This is very interesting to me. As an American who often doesn't care much for "Italian" food and even much of "authentic Italian", whatever the region, that I find in the restaurants here, I found myself enjoying much of the Italian food there. I've always wanted to ask an Italian what he or she thought of the Italian food in Buenos Aires. I know roughly half the people in the city can claim Italian ancestry and most of them arrived around the same time that the Italian immigrants arrived in New York City. Obviously, what passes for "Italian" here is actually Italian-American which can be pretty different than anything found in Italy. I wonder if Italian-Argentine is just as different or if it is closer to what one might find in Italy. I'm guessing the biggest difference is more use of beef.

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Good seafood (and this is relative, of course) is hard to find in Buenos Aires. If you're looking for the freshest stuff you need to get out of Buenos Aires and travel either south to Mar del Plata (basically a holiday destination), or north to Rosario in the Santa Fe province.They are both known for their fresh fish (former coming from the sea, latter coming from the river if I'm not mistaken), but in my opinion neither are particularly interesting destinations.

If you can't get out of Buenos Aires, you could visit either the Vasco Frances or Vasco Fermin (french-basque restaurants), which have good quality and decent preparations.

I've also heard of a few peruvian restaurants that make killer ceviche (citrus-marinated fish), but I have to look those recs up.

Moreover, fresh fish can be bought in Buenos Aires' Chinatown, but that's assuming you'll cook it yourself.

Also, high-end restaurants like La Bourgogne, Agraz, Nectarine, etc. have excellent fish dishes, as they get their fish regularly from fishing ports like Mar del Plata or further down south, and have properly trained cooks to handle it.

SD

We''ve opened Pazzta 920, a fresh pasta stall in the Boqueria Market. follow the thread here.

My blog, the Adventures of A Silly Disciple.

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I have to agree: Seafood does not come naturally to this city. It's not uncommon to see a breaded filet of "merluza" (hake) on some restaurant menus, but anything beyond that requires a little more hunting.

I'm speaking mostly of places that aren't on the top end. I have heard good things about Oviedo, mentioned earlier in the thread, but I can't exactly make it a regular lunch or dinner spot.

I lived in Spain for a little bit and enjoyed the appreciation for seafood there. Most recently I lived in Chicago which although far from the ocean has such a vibrant food scene that good seafood was relatively easy to come by. So the relative lack of fish here has been an adjustment. As noted above, Argentina has had a lot of immigration. The Italian immigration shows up in the food and the Spanish immigration does too, BUT this does not seem to extend to a seafood tradition. Oh well.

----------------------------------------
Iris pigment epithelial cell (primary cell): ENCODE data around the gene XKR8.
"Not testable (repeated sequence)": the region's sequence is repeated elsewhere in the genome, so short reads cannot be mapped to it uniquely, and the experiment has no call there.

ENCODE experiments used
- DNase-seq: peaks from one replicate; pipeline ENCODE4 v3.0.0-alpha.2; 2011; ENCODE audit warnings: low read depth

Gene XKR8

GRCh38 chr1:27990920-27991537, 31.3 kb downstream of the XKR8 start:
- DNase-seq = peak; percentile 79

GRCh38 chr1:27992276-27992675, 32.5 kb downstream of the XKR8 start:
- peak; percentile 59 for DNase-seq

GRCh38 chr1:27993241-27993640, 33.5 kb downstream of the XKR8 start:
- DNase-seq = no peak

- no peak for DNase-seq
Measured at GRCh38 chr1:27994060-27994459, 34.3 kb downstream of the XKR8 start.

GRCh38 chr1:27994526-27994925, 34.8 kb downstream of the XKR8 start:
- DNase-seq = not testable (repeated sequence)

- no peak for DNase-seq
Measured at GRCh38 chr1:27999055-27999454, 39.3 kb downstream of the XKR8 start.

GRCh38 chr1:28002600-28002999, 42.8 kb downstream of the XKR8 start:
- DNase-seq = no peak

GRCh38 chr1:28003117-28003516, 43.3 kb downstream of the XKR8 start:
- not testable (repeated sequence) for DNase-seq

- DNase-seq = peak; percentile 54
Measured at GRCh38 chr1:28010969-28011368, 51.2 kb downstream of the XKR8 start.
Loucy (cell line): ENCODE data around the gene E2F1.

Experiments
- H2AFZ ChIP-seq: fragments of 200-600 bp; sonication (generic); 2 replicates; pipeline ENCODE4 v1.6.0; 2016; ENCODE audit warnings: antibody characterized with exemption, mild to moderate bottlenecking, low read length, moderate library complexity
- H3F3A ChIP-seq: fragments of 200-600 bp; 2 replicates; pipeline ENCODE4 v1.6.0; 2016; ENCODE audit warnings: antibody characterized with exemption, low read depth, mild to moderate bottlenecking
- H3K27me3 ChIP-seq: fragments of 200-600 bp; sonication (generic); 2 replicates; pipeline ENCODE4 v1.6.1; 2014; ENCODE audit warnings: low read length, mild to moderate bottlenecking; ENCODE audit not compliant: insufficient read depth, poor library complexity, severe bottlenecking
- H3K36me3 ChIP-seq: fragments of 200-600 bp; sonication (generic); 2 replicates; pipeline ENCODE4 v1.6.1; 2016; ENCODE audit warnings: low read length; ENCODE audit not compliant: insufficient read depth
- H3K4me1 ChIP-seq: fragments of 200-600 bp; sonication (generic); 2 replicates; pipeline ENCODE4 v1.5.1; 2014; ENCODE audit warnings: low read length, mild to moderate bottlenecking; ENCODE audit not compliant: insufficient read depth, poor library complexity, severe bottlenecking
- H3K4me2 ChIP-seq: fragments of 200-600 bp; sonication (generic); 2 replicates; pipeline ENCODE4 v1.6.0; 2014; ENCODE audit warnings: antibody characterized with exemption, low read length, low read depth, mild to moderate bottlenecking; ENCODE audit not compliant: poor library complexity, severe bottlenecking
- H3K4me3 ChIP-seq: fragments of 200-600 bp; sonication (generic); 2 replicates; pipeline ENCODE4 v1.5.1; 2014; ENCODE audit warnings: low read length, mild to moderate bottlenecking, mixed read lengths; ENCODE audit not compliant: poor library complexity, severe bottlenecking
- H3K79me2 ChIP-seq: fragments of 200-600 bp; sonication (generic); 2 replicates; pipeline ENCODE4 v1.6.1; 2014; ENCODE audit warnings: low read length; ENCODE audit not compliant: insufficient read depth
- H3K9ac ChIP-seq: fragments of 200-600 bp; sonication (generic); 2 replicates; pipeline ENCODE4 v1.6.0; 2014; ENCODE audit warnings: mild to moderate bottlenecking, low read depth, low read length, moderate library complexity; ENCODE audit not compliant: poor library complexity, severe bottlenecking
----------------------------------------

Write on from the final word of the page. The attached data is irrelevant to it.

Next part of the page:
Peruvian restaurants are indeed a good bet for some seafood and I can recommend one I found to be solid. It's called Status, and it's in what I would call the Congreso area. The service was friendly, the prices were reasonable. I went for lunch on a weekday and there were very few people there, I'm not sure what the scene would be like at other times.

I had the ceviche and a side of potatoes in a creamy sauce. I'm not a Peruvian cuisine expert, so I can't go into how it might compare to other places, but I enjoyed my meal.

As another seafood aside, fish markets aren't too difficult to find. In my experience, the selection can be limited but that said, I've been able to get some very fresh fish. The only problem I had was deciding what the hell it is I was buying. My Spanish is good, but I've decided a lot of these critters don't exist in the States, so the names just aren't going to mean much to me. A little trial and error -- and asking the fishmonger for tips -- helps, though.

I also sometimes make use of a few web sites that have the scientific names of fish found in Argentina, and then cross-reference those with a site that gives English common names for scientific names of fish. [Yes, I have a lot of time on my hands to contemplate fish names].

My favorite fish market is on Corrientes between Estado de Israel and Lambare. [They also sell Jewish breads: challah, etc.] They have a good selection of prepared fish foods, too: seafood salads, etc.

Finally, a seafood pet peeve: I have yet to come to terms with the prevalence of "krab" here. Kani-kama has taken over the city. (I know it's more economical than real crab, but I would just as soon see another fish entirely). Phew. Glad I got that off my chest.

www.restaurantstatus.com.ar

Virrey Cevallos 178 - Ciudad de Buenos Aires

Tel: 4382-8531

Good list of fish often seen in markets/on menus here:

http://www.harengus.com/english/species.html

. . . from which you can pull the scientific name and pop it in here:

http://www.fishbase.org/search.cfm

Hope this helps someone.

-dan

Edited by Daniel Shumski (log)